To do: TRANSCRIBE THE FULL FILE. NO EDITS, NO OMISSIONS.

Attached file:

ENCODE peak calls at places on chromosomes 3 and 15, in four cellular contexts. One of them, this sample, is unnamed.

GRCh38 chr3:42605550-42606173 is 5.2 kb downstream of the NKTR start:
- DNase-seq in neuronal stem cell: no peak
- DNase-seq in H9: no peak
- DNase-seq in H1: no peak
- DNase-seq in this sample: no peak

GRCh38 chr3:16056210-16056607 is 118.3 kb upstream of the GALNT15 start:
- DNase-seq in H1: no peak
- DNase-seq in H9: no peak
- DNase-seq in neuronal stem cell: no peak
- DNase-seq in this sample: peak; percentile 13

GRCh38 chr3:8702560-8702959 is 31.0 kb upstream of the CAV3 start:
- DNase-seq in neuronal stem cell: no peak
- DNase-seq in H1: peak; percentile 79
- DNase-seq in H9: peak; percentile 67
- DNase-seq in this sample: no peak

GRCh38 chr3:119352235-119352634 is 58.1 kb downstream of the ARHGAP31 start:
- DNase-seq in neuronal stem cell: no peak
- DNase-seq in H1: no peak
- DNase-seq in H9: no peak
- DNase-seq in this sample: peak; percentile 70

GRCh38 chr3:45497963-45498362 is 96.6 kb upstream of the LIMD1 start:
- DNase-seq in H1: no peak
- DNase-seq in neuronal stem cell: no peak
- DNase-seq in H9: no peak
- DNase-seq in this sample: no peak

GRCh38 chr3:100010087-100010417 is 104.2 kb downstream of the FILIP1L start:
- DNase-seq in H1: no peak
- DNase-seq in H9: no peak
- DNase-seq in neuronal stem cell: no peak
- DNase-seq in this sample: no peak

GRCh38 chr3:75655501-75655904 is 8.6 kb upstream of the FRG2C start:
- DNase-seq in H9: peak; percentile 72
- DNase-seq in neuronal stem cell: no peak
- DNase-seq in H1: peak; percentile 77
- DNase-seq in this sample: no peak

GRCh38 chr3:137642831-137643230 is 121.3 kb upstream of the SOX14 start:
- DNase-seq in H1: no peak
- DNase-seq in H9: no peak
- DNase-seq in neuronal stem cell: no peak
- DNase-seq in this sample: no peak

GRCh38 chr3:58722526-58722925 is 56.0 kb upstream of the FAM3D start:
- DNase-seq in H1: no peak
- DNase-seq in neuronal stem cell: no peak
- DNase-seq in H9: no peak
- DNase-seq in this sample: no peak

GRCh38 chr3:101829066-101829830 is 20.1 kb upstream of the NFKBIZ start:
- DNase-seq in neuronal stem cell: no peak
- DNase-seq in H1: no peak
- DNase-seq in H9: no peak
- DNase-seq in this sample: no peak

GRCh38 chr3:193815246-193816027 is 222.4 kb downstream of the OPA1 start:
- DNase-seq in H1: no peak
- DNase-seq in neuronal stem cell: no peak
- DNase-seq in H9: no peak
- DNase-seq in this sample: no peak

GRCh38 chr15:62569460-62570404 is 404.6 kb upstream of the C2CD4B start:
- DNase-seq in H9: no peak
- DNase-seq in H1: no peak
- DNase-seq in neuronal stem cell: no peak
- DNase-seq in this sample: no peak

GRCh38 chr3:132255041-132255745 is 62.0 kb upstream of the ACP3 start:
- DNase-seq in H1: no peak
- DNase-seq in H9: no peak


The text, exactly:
ENCODE peak calls at places on chromosomes 3 and 15, in four cellular contexts. One of them, this sample, is unnamed.

GRCh38 chr3:42605550-42606173 is 5.2 kb downstream of the NKTR start:
- DNase-seq in neuronal stem cell: no peak
- DNase-seq in H9: no peak
- DNase-seq in H1: no peak
- DNase-seq in this sample: no peak

GRCh38 chr3:16056210-16056607 is 118.3 kb upstream of the GALNT15 start:
- DNase-seq in H1: no peak
- DNase-seq in H9: no peak
- DNase-seq in neuronal stem cell: no peak
- DNase-seq in this sample: peak; percentile 13

GRCh38 chr3:8702560-8702959 is 31.0 kb upstream of the CAV3 start:
- DNase-seq in neuronal stem cell: no peak
- DNase-seq in H1: peak; percentile 79
- DNase-seq in H9: peak; percentile 67
- DNase-seq in this sample: no peak

GRCh38 chr3:119352235-119352634 is 58.1 kb downstream of the ARHGAP31 start:
- DNase-seq in neuronal stem cell: no peak
- DNase-seq in H1: no peak
- DNase-seq in H9: no peak
- DNase-seq in this sample: peak; percentile 70

GRCh38 chr3:45497963-45498362 is 96.6 kb upstream of the LIMD1 start:
- DNase-seq in H1: no peak
- DNase-seq in neuronal stem cell: no peak
- DNase-seq in H9: no peak
- DNase-seq in this sample: no peak

GRCh38 chr3:100010087-100010417 is 104.2 kb downstream of the FILIP1L start:
- DNase-seq in H1: no peak
- DNase-seq in H9: no peak
- DNase-seq in neuronal stem cell: no peak
- DNase-seq in this sample: no peak

GRCh38 chr3:75655501-75655904 is 8.6 kb upstream of the FRG2C start:
- DNase-seq in H9: peak; percentile 72
- DNase-seq in neuronal stem cell: no peak
- DNase-seq in H1: peak; percentile 77
- DNase-seq in this sample: no peak

GRCh38 chr3:137642831-137643230 is 121.3 kb upstream of the SOX14 start:
- DNase-seq in H1: no peak
- DNase-seq in H9: no peak
- DNase-seq in neuronal stem cell: no peak
- DNase-seq in this sample: no peak

GRCh38 chr3:58722526-58722925 is 56.0 kb upstream of the FAM3D start:
- DNase-seq in H1: no peak
- DNase-seq in neuronal stem cell: no peak
- DNase-seq in H9: no peak
- DNase-seq in this sample: no peak

GRCh38 chr3:101829066-101829830 is 20.1 kb upstream of the NFKBIZ start:
- DNase-seq in neuronal stem cell: no peak
- DNase-seq in H1: no peak
- DNase-seq in H9: no peak
- DNase-seq in this sample: no peak

GRCh38 chr3:193815246-193816027 is 222.4 kb downstream of the OPA1 start:
- DNase-seq in H1: no peak
- DNase-seq in neuronal stem cell: no peak
- DNase-seq in H9: no peak
- DNase-seq in this sample: no peak

GRCh38 chr15:62569460-62570404 is 404.6 kb upstream of the C2CD4B start:
- DNase-seq in H9: no peak
- DNase-seq in H1: no peak
- DNase-seq in neuronal stem cell: no peak
- DNase-seq in this sample: no peak

GRCh38 chr3:132255041-132255745 is 62.0 kb upstream of the ACP3 start:
- DNase-seq in H1: no peak
- DNase-seq in H9: no peak